SpaceX may have made history last month as the first U.S. company to launch a private mission into space, but the company now faces stiff competition from China, which had a historic moment of its own on Sunday.
The Chinese Shenzhou-9 capsule carrying three astronauts docked manually with the Tiangong 1 orbiting module, a first for China. The event was shown on live television across China.
Wu Ping, spokeswoman for China's manned space program, told reporters in Beijing, "This success in manual docking represents a major breakthrough in our space rendezvous and docking technologies.” The three astronauts had been living and working in the module over the course of the past week to prepare for the docking.
The mission, which launched on June 16 from the Jiuquan center in northern China, is expected to last 10 days. The crew includes China's first female astronaut, Liu Yang, who is a 33-year-old air force pilot. The astronauts will return to the capsule in 3-4 days, at which point they will return to earth.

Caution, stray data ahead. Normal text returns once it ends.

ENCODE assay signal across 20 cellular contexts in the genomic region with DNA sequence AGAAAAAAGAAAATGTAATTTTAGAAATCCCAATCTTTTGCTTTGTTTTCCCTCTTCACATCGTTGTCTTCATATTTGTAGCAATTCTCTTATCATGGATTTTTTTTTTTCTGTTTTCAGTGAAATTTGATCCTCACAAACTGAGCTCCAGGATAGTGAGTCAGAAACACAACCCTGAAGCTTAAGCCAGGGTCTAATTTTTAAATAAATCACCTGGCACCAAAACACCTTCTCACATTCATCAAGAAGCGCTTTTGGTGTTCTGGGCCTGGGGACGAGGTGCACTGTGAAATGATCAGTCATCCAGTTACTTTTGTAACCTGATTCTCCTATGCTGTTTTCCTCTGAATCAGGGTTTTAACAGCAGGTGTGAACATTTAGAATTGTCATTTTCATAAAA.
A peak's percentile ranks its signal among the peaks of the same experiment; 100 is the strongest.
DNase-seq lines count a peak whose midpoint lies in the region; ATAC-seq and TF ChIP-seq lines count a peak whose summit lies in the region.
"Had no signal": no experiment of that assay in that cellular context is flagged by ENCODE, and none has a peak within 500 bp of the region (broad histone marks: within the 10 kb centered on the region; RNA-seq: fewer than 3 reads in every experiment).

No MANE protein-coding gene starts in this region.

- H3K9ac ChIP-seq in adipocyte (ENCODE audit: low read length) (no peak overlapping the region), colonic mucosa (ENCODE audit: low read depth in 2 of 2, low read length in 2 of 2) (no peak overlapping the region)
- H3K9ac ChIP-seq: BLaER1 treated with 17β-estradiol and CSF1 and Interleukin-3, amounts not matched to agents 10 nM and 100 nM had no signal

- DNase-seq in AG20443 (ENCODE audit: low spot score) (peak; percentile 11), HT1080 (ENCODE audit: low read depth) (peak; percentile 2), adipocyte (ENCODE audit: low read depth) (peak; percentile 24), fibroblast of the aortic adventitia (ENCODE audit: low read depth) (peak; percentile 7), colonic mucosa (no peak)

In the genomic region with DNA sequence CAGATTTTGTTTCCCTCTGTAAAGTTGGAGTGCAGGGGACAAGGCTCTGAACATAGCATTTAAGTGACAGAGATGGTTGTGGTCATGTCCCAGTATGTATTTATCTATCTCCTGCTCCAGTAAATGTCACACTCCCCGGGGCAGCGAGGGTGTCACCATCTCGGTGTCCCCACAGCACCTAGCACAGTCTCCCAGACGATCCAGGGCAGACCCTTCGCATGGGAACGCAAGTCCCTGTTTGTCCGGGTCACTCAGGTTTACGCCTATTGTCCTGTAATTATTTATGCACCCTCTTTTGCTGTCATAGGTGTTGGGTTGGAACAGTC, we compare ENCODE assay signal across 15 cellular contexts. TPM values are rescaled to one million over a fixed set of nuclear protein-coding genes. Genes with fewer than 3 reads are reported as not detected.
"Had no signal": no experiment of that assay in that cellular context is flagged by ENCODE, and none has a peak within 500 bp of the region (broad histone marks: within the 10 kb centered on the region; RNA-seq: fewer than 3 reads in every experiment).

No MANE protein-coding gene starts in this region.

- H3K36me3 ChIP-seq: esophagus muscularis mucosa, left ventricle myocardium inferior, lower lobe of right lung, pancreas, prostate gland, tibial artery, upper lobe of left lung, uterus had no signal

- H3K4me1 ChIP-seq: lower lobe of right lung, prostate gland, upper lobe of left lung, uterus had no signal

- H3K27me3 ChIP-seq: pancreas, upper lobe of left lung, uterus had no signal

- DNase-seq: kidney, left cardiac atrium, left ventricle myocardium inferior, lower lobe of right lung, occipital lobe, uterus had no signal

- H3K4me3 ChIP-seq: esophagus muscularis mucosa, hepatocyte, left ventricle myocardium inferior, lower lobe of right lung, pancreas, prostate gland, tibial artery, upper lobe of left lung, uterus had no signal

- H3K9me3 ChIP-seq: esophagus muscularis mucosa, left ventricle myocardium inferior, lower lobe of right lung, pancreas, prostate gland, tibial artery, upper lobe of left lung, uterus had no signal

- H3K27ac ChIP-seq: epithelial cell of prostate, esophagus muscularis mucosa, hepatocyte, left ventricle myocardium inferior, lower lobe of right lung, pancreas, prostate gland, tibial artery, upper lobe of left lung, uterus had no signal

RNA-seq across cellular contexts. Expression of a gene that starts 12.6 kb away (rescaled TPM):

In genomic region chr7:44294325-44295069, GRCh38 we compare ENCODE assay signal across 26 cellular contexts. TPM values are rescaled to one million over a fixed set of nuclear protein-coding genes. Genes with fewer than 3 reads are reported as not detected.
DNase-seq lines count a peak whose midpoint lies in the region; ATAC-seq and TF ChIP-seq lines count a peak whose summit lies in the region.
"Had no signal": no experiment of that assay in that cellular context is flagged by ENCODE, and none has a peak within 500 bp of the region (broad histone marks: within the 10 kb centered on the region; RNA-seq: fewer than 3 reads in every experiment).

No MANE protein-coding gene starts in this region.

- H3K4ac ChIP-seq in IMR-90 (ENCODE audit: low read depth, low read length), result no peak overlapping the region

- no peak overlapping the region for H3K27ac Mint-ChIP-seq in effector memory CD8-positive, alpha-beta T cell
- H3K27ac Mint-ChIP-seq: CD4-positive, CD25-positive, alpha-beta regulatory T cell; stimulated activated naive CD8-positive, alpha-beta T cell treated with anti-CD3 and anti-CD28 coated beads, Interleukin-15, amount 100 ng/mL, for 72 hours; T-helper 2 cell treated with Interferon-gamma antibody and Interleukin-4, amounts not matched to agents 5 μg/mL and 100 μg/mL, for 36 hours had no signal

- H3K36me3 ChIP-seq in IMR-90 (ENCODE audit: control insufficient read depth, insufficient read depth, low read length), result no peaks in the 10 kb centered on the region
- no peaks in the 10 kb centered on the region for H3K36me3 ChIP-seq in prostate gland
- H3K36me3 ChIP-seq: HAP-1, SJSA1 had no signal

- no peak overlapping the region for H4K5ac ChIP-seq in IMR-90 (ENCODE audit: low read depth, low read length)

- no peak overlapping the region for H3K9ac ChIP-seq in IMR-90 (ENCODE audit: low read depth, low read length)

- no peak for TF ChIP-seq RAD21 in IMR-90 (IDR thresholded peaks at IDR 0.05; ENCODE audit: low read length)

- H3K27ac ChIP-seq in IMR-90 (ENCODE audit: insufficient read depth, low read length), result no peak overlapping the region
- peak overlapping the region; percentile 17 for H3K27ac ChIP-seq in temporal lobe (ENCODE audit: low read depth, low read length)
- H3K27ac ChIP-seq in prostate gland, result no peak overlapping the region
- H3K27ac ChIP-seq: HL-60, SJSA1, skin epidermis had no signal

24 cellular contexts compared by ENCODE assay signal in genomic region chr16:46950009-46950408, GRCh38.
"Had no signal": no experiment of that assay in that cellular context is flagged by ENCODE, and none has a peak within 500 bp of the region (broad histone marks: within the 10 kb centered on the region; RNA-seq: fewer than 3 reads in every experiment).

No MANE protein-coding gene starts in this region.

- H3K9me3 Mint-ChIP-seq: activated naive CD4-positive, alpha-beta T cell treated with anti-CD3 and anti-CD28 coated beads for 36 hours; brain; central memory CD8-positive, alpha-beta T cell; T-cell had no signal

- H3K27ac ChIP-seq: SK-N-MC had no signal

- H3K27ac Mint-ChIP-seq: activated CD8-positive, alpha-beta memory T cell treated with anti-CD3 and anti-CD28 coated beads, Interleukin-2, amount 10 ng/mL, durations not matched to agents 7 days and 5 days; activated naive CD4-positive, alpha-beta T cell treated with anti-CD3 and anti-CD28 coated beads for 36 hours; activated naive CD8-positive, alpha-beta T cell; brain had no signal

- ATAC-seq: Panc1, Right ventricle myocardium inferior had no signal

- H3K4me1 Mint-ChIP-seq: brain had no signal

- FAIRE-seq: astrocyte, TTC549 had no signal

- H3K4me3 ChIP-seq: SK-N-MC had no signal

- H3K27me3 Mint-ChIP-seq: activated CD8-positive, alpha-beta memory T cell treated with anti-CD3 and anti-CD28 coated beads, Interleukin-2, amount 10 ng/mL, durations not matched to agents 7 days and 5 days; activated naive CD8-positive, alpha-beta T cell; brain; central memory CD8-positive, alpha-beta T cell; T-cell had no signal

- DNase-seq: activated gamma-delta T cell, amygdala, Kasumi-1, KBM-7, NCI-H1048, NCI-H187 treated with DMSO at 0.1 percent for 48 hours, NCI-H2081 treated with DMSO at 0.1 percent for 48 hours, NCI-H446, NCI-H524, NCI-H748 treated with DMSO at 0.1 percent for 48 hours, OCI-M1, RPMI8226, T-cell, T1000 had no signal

As the U.S. turns over control of its space program from NASA to private companies, the Chinese government is doing just the opposite, ramping up spending on space missions. The country hopes to soon join the U.S. and Russia as the only countries to send independently maintained space stations into orbit. The government is spending $3 billion on its new initiatives.
Eventually, the goal is to replace the Tiangong capsule with a permanent space station around the year 2020. The country has also hinted that it may try to send a man to the moon.